Structure and effect
The wick consists of many intertwined fibers that represent fine channels and use capillary forces to feed liquid fuel (e.g. oil , petroleum , denatured alcohol , wax ) into the flame against the force of gravity . This is why capillary action is sometimes referred to as the wicking effect . The wick improves the gasification of the liquid. This locally increases the vapor pressure and lowers the flash point of the liquid so that an ignitable mixture is created.
Generally, a wick is thread-shaped. But flat materials can also support combustion in a similar way to a wick. For example, oil cannot be ignited with a match , while an oil-soaked cotton rag easily catches fire.
As a rule, wicks are made of cotton or a glass fiber braid , the latter being characterized by the fact that they do not burn themselves. In ancient times and in the Middle Ages , other materials were used, such. B. Asbestos wicks .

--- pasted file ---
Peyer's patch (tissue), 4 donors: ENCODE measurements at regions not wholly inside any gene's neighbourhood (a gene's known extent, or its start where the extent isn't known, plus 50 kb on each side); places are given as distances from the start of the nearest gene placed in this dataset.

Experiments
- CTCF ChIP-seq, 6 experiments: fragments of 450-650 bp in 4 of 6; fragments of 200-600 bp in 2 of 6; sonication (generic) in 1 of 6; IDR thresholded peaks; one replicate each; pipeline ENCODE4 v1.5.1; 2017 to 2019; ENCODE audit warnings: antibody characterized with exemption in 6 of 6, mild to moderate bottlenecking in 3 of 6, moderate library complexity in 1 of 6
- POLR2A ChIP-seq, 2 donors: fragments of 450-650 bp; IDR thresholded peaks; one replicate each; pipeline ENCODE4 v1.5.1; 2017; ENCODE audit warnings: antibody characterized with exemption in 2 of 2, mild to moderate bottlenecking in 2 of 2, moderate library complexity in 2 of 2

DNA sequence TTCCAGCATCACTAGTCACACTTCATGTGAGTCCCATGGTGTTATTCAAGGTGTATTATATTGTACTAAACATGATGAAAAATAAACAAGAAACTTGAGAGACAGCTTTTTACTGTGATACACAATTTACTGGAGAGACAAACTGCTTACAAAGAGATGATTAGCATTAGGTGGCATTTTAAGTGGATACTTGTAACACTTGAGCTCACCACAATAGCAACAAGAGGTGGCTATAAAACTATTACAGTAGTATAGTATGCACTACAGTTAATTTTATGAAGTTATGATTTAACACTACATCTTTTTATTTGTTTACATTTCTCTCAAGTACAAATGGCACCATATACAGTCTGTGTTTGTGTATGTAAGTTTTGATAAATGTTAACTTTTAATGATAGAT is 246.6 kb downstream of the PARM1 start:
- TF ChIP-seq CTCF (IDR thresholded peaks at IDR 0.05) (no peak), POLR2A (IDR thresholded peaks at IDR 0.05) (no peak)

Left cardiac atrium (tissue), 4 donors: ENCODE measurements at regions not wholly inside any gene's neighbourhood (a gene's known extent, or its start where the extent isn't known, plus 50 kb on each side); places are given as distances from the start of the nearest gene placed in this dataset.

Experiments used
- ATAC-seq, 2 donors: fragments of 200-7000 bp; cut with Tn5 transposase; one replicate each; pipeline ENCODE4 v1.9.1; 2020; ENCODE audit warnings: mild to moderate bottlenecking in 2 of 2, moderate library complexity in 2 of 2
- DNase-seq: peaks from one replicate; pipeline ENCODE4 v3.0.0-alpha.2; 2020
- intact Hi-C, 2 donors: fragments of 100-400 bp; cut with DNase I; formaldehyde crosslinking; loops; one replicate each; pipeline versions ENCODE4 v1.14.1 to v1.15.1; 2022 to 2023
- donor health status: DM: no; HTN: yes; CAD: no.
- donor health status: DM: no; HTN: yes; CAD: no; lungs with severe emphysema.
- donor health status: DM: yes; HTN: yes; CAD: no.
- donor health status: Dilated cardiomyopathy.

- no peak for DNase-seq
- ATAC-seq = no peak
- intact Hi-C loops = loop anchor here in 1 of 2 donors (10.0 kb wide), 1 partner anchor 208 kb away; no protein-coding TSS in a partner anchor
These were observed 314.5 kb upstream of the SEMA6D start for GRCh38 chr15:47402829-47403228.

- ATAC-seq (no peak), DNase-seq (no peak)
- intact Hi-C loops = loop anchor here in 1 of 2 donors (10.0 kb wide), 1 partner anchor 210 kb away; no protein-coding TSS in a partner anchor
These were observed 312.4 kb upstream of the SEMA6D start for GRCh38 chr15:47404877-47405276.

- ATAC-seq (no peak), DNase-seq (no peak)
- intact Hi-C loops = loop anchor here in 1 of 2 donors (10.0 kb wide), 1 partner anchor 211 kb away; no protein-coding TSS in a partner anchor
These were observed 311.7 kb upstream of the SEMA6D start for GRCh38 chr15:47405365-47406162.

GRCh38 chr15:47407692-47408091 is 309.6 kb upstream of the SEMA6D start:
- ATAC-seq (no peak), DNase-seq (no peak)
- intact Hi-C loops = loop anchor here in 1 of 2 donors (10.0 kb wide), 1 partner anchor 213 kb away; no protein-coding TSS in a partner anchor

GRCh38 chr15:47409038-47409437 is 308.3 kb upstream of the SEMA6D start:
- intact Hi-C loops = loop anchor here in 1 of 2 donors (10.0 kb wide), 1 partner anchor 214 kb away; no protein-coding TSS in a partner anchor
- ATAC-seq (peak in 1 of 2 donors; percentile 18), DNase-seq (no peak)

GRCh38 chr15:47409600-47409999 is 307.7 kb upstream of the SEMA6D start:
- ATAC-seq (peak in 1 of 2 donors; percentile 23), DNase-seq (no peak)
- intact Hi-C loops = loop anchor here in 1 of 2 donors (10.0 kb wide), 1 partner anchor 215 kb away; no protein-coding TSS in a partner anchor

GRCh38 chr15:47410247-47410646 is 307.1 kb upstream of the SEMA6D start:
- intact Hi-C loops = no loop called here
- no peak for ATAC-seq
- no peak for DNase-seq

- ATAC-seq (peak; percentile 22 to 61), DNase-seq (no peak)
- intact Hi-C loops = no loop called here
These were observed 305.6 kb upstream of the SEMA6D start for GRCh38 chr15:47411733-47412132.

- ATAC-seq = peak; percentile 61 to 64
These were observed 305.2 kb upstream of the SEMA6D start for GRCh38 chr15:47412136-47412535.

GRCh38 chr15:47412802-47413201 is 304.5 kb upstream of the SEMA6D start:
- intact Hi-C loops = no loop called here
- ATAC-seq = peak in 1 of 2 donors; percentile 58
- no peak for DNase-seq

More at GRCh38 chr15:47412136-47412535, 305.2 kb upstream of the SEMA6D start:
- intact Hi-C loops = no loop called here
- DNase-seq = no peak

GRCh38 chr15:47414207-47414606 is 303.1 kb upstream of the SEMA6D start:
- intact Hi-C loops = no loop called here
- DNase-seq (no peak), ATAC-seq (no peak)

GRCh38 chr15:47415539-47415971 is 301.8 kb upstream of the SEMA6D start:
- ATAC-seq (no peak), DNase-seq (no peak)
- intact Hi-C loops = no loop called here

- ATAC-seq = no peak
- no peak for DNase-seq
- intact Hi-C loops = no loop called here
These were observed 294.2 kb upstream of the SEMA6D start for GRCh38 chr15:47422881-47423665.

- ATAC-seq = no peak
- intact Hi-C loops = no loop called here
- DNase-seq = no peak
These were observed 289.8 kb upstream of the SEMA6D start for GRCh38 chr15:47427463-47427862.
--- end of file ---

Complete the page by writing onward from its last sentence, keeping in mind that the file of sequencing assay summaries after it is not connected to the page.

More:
Wicks from tallow candles, which made up the majority of candles until the beginning of the 19th century, have to be regularly shortened ("blown") when they burn down, because the longer the wick length, the larger the flame, which leads to strong soot formation and rapid melting of the fuel . For this “ cleaning of the lights” special wick scissors are used, with which the sniff is caught after it has been cut off.
Today's wicks are braided asymmetrically so that they curve to the side in the flame. The area cranked out of the flame burns completely in the air and does not have to be cut off.